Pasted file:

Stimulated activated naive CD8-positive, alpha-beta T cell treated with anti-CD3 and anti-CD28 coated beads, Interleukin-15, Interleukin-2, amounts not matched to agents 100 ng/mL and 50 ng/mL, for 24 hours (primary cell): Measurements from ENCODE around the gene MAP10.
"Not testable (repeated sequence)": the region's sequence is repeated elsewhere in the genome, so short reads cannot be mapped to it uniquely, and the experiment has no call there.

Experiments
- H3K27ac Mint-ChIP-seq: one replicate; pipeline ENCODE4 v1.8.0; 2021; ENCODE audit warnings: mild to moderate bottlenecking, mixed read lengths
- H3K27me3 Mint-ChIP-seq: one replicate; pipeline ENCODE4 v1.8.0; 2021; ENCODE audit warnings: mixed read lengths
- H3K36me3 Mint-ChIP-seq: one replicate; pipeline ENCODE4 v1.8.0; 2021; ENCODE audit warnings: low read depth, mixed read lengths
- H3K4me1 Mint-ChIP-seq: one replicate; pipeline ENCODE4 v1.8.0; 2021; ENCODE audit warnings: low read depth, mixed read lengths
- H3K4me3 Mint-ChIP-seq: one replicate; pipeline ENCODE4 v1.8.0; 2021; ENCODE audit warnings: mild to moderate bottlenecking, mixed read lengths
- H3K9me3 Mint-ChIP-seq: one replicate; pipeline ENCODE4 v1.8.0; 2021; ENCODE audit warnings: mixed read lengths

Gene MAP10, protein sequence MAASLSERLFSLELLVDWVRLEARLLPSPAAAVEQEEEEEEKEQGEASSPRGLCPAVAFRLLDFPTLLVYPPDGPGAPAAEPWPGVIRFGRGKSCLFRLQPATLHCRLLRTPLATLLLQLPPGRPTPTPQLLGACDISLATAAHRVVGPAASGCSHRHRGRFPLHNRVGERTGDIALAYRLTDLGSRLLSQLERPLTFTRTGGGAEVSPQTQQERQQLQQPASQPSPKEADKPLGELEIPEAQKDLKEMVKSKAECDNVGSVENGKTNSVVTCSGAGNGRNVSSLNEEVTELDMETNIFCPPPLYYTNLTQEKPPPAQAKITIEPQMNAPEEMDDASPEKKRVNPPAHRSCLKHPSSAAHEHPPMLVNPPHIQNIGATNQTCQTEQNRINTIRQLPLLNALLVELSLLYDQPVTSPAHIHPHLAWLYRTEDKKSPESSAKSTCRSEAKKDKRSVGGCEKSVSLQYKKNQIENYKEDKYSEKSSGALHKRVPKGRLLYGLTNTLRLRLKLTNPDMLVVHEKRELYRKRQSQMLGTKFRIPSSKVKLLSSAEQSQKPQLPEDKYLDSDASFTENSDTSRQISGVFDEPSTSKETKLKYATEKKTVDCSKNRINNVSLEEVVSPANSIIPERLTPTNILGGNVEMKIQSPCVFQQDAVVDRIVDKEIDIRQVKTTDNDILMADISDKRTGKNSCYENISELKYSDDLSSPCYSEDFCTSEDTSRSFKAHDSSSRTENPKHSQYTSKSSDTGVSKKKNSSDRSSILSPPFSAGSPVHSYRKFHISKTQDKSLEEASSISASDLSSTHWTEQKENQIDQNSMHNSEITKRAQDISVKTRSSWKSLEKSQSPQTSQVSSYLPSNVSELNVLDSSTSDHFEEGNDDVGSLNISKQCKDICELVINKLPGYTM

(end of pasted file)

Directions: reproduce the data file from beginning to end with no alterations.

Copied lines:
Stimulated activated naive CD8-positive, alpha-beta T cell treated with anti-CD3 and anti-CD28 coated beads, Interleukin-15, Interleukin-2, amounts not matched to agents 100 ng/mL and 50 ng/mL, for 24 hours (primary cell): Measurements from ENCODE around the gene MAP10.
"Not testable (repeated sequence)": the region's sequence is repeated elsewhere in the genome, so short reads cannot be mapped to it uniquely, and the experiment has no call there.

Experiments
- H3K27ac Mint-ChIP-seq: one replicate; pipeline ENCODE4 v1.8.0; 2021; ENCODE audit warnings: mild to moderate bottlenecking, mixed read lengths
- H3K27me3 Mint-ChIP-seq: one replicate; pipeline ENCODE4 v1.8.0; 2021; ENCODE audit warnings: mixed read lengths
- H3K36me3 Mint-ChIP-seq: one replicate; pipeline ENCODE4 v1.8.0; 2021; ENCODE audit warnings: low read depth, mixed read lengths
- H3K4me1 Mint-ChIP-seq: one replicate; pipeline ENCODE4 v1.8.0; 2021; ENCODE audit warnings: low read depth, mixed read lengths
- H3K4me3 Mint-ChIP-seq: one replicate; pipeline ENCODE4 v1.8.0; 2021; ENCODE audit warnings: mild to moderate bottlenecking, mixed read lengths
- H3K9me3 Mint-ChIP-seq: one replicate; pipeline ENCODE4 v1.8.0; 2021; ENCODE audit warnings: mixed read lengths

Gene MAP10, protein sequence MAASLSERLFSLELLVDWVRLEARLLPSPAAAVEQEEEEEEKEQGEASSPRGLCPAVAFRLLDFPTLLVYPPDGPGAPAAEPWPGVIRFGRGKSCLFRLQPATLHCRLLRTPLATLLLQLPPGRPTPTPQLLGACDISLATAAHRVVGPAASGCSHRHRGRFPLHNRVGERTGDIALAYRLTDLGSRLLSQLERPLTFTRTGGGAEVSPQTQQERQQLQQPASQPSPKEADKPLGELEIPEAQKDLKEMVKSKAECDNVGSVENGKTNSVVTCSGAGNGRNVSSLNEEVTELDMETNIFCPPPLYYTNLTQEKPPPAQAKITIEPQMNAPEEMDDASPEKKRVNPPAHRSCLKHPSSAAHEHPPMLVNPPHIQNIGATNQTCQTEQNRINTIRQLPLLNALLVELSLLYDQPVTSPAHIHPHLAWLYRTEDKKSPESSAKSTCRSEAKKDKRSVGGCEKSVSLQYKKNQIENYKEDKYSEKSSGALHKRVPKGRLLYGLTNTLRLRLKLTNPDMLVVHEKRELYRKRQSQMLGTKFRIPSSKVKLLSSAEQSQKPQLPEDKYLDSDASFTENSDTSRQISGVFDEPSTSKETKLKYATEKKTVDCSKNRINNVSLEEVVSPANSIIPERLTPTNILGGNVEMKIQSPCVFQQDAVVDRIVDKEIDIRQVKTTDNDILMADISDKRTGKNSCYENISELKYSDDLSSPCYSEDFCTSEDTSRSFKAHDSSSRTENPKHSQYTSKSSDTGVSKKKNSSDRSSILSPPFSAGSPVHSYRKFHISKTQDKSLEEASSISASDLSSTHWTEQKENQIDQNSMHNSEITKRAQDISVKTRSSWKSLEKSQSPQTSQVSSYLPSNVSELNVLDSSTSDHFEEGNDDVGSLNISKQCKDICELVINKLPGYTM